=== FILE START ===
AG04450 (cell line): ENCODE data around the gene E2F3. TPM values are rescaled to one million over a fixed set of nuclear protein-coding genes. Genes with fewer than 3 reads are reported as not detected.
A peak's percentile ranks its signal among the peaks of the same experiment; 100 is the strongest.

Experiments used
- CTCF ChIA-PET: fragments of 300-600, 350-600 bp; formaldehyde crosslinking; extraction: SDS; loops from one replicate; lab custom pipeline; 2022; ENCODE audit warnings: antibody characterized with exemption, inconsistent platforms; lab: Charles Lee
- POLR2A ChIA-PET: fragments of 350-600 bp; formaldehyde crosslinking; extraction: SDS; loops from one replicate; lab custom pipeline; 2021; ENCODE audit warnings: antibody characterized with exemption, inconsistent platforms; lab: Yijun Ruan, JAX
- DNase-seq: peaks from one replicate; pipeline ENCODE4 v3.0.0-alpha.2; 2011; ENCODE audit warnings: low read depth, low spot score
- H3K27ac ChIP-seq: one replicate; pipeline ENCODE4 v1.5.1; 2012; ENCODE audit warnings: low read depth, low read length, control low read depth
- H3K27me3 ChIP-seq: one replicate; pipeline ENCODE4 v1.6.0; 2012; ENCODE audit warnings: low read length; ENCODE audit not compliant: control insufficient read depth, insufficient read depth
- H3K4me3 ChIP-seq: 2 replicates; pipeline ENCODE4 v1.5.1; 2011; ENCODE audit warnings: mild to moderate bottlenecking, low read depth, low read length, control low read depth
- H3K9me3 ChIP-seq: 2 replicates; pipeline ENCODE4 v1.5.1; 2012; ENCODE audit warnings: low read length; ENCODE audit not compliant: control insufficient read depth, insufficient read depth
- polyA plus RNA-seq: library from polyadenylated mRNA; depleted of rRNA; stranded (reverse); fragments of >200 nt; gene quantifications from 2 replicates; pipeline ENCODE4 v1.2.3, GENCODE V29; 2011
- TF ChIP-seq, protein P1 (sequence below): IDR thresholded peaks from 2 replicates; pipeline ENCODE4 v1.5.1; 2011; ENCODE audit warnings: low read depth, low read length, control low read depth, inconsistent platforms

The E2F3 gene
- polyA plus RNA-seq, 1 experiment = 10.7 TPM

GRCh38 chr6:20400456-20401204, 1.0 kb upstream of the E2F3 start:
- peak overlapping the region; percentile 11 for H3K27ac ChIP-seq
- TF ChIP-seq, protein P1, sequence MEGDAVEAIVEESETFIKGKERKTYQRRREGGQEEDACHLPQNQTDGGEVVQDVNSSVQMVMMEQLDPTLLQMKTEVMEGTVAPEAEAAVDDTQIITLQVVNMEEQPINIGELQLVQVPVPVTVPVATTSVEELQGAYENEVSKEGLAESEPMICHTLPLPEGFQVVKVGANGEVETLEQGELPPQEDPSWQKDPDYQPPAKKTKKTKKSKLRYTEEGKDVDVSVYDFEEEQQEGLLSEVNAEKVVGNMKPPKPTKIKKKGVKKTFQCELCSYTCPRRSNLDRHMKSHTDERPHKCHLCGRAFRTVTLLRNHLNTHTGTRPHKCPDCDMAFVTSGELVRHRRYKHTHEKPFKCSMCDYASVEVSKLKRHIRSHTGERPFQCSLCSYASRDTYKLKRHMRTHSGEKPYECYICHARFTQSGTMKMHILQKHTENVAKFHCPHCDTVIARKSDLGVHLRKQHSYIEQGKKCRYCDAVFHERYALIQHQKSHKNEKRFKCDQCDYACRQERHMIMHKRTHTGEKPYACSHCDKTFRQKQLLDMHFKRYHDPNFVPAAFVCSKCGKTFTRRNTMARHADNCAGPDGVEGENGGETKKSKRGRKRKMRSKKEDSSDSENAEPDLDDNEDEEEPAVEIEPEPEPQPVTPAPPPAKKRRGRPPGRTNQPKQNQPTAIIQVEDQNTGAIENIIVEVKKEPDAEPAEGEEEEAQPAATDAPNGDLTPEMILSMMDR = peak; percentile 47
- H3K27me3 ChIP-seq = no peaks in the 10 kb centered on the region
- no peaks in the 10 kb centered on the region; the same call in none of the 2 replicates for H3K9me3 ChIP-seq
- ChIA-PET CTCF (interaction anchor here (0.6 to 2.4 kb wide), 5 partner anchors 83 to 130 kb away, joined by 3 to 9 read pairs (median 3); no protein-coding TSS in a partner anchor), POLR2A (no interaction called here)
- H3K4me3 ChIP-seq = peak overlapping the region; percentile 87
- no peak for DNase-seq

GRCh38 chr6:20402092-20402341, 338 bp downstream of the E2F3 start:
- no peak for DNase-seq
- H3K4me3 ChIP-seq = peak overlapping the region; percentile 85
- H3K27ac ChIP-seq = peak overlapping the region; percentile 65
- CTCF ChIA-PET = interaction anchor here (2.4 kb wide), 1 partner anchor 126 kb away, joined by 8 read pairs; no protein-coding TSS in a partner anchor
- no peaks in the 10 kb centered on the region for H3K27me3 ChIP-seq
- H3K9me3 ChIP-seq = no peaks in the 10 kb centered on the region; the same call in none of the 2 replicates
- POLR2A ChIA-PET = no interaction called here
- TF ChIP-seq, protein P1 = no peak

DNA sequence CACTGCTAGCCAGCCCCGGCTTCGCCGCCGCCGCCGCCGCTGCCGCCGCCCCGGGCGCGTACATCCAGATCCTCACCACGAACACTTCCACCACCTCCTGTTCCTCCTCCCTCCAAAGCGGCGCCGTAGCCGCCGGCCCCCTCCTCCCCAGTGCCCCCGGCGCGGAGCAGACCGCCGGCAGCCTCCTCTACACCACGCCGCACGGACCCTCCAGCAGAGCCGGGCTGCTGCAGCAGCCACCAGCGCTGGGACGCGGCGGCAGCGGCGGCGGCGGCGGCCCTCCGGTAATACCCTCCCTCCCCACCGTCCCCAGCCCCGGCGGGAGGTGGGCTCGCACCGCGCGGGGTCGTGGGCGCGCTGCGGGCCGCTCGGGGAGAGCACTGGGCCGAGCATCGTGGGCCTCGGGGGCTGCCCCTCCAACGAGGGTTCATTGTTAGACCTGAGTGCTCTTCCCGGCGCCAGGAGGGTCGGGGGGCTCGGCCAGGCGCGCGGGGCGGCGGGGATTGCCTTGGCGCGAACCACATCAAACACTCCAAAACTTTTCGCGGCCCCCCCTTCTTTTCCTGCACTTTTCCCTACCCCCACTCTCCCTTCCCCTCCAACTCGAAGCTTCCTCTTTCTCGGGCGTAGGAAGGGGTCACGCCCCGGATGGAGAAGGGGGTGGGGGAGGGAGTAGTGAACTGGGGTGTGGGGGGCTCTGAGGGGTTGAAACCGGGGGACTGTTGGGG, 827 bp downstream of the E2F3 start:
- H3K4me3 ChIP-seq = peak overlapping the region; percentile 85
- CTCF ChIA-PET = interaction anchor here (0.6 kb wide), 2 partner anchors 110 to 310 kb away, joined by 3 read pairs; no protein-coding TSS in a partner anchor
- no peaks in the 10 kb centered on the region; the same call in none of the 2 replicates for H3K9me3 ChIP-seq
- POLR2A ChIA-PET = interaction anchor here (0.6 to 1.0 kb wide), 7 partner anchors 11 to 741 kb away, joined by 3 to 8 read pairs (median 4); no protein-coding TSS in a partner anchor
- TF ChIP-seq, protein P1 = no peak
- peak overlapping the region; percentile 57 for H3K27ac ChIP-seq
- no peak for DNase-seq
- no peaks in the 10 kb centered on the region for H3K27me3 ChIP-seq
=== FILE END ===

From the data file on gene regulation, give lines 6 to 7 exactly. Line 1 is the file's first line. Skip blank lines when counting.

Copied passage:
- DNase-seq: peaks from one replicate; pipeline ENCODE4 v3.0.0-alpha.2; 2011; ENCODE audit warnings: low read depth, low spot score
- H3K27ac ChIP-seq: one replicate; pipeline ENCODE4 v1.5.1; 2012; ENCODE audit warnings: low read depth, low read length, control low read depth